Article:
The not so funny thing is that the Bt cotton is often less and less effective over time because insects gains some resistance to Bacillus thuringiensis. This means you have to use more and more pesticides trying to save the crops. It has happened all around the world. The economic consequences for the farmers can be very serious, moreover the farmers are in a vicious circle where they’re absolutely dependant of these patented products (seeds and pesticides).

 

There is also the contamination issue; non GM crops get easily contaminated by GM crops – because ultra dominant, not because they’re GM, meaning that some cotton varieties are in danger, it’s killing diversity and traditional or ancient varieties, which is crucial from a security perspective in agriculture. In most areas of the world, non GM cotton is threatened by patented cotton. If I remember correctly it has already been declared illegal to have patented stuff if you didn’t pay for it – I remember at least this from Mexican maize and Monsanto willing to take legal action.

 

We are loosing hundred of varieties because of this economic system – among others things –, varieties that have been crafted for thousand of years by mankind by crossing and genetical selections. It already happened 200 years ago with American cotton in India, but now, it’s far worse and more global.

All this in favour of a few corporation that want to sell a simulacrum of nature.

 

When we talk about cotton, it’s quite deceitful to sum up the problem with the simplistic opposition between conventional and organic agriculture and creating confusion with the ideas of synthetic pesticides and what is allowed or not in organic methods – organic cotton is in no way comparable to conventional cotton in this regard.

 

It’s the harsh truth, when you think “cotton”, you have to think “GM vs organic cotton”.

I don’t remember seeing a manufacturer indicate that his cotton is non GM; there are exceptions, but most of the time, buying non-organic cotton means buying proprietary technology.

 

Obviously, organic cotton is also a business; some lies have probably been told by some companies – but I don’t know of any concrete example.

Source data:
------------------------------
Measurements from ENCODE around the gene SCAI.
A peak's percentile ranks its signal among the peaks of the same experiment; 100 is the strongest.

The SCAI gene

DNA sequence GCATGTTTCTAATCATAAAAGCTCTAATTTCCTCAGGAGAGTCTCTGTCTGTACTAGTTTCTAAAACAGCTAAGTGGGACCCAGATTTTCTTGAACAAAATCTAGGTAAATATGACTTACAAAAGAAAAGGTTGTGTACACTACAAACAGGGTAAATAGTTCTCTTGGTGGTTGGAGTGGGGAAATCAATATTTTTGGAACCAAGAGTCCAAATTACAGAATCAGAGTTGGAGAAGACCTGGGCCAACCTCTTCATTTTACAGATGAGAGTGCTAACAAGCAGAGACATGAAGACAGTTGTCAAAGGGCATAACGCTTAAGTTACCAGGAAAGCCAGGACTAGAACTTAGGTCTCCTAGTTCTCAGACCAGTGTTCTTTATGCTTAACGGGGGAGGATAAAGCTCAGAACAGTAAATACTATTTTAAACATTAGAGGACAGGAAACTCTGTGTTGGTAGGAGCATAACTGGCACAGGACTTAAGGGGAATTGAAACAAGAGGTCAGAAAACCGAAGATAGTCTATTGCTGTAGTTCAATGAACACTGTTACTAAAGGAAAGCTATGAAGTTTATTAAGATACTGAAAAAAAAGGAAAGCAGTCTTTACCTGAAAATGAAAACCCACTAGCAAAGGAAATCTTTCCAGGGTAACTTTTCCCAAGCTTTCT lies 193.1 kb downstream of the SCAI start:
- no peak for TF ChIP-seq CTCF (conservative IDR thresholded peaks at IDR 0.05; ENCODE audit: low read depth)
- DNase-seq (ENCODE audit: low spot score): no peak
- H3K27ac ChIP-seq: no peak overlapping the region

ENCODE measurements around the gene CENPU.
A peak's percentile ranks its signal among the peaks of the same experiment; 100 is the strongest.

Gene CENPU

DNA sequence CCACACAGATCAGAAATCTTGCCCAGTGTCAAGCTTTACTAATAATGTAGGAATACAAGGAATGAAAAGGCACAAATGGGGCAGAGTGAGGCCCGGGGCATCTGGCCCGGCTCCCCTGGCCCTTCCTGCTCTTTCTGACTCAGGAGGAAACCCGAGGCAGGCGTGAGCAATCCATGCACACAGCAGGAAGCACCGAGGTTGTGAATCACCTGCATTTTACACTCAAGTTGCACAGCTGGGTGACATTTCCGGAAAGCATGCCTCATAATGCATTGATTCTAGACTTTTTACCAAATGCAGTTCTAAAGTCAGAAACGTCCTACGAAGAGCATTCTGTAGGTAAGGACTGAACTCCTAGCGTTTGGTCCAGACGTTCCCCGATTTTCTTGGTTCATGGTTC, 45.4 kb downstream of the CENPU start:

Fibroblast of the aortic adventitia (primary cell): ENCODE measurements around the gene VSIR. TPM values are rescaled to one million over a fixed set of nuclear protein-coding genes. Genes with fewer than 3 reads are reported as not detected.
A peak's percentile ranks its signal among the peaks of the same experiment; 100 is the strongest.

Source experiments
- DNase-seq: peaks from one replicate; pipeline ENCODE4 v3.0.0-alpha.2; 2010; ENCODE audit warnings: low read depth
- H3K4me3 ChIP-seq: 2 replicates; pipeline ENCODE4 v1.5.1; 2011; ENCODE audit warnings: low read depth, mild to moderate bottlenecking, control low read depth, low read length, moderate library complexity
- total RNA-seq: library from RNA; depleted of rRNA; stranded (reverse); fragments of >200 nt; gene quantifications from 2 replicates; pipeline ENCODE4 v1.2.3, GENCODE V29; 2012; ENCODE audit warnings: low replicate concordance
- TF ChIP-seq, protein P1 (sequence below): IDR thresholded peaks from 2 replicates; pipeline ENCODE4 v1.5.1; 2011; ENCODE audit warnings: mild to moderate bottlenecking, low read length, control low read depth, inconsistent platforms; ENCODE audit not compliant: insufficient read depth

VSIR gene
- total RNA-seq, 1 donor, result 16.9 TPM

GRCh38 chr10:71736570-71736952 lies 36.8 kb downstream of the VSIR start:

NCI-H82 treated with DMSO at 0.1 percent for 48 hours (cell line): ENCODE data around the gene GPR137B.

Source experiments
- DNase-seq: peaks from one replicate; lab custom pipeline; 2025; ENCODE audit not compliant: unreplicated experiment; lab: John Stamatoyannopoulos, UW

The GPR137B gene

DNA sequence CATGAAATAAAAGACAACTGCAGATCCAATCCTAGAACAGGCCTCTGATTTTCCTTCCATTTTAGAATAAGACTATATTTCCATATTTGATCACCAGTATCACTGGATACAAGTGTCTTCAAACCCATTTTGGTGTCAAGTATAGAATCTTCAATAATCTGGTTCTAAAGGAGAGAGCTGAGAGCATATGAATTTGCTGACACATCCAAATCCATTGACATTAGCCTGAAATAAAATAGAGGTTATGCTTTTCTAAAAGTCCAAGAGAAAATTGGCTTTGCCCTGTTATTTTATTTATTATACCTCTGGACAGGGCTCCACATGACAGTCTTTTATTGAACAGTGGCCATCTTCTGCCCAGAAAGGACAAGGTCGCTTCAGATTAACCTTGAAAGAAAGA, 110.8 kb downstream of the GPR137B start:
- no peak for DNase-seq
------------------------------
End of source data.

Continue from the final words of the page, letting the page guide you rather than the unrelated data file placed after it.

But big and long-term lies, corruption and manipulation are on the other side. Conventional agriculture doesn’t need propaganda, it’s just here, ultra dominant, relying on money mechanics to last.

I very well know that what I wrote is slanted, too.

 

But one thing is sure, if you see “big organic” in the cotton field, what is Monsanto/Bayer for instance? The big money – where it becomes power – is there.

Organic cotton is probably the last bastion of real cotton.

 

Some links/sources:

 

About Bt cotton resistance: (just search Bt cotton resistance” on Internet to get plenty of information)

In India:

https://www.indiatoday.in/india/north/story/bt-cotton-has-failed-admits-monsanto-68749-2010-03-06

In US:

https://agfax.com/2017/07/21/cotton-bollworm-bt-cotton-resistance-showing-up-from-north-carolina-to-texas-dtn/

 

About Bt cotton royalties, on a state-level:

https://www.telesurenglish.net/news/India-Cuts-Monsanto-Seed-Royalties-for-3rd-Time-20190311-0007.html

This is what working with nature looks like now. And this is nothing compared to the farmer-level, where it can be far worse.

 

Burkina Faso abandoned GM cotton and said this cotton had poor quality:

https://www.dw.com/en/burkina-faso-abandons-gm-cotton/a-19362330

Also, Fair trade is incompatible with GMO, because of economic dependency; some (most? all?) fair trade organizations clearly banned GM cotton.

 

Information on cotton, from a GM point of view:

http://www.isaaa.org/resources/publications/briefs/53/download/isaaa-brief-53-2017.pdf

 

Information on cotton, from an organic point of view:

About water consumption comparison (interesting about the “blue water”, “green water”…):

https://textileexchange.org/wp-content/uploads/2017/06/TE-LCA_of_Organic_Cotton-Fiber-Summary_of-Findings.pdf

Comparison on what is allowed or not (I admit that “hazardous pesticides” is subject to interpretation, but there are more sources that exist) :

https://textileexchange.org/wp-content/uploads/2017/02/TE_Preferred-Cotton-Matrix_Production-Systems-1.pdf

Organic Cotton Market Report 2018:

https://textileexchange.org/wp-content/uploads/2018/11/2018-Organic-Cotton-Market-Report.pdf

Synthetic substances allowed for use in organic crop production(also linked in the “article”):

https://www.ecfr.gov/cgi-bin/text-idx?SID=b68d34f550b446a41ff8e909c9f225fd&mc=true&node=se7.3.205_1601&rgn=div8

We can see what synthetic means: Alcohols, soap-based things, oils seem a lot less complex than glyphosate (which is used in conventional cotton agriculture). I’m not saying everything on this list is intrinsically good.

I could also respond about this study in soybeans, but it’s getting too long.

It’s just a start. I did not tell everything – but I know so little at the same time.

I’m open to discussion.

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^ although very detailed and in fact interesting, I'm not sure that qualifies as a 'Denim Blunder', a 'Reflection' or 'General nonsense'  ;)

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you can blame me for instigating the topic, but I thought it qualified as general nonsense, lol ;)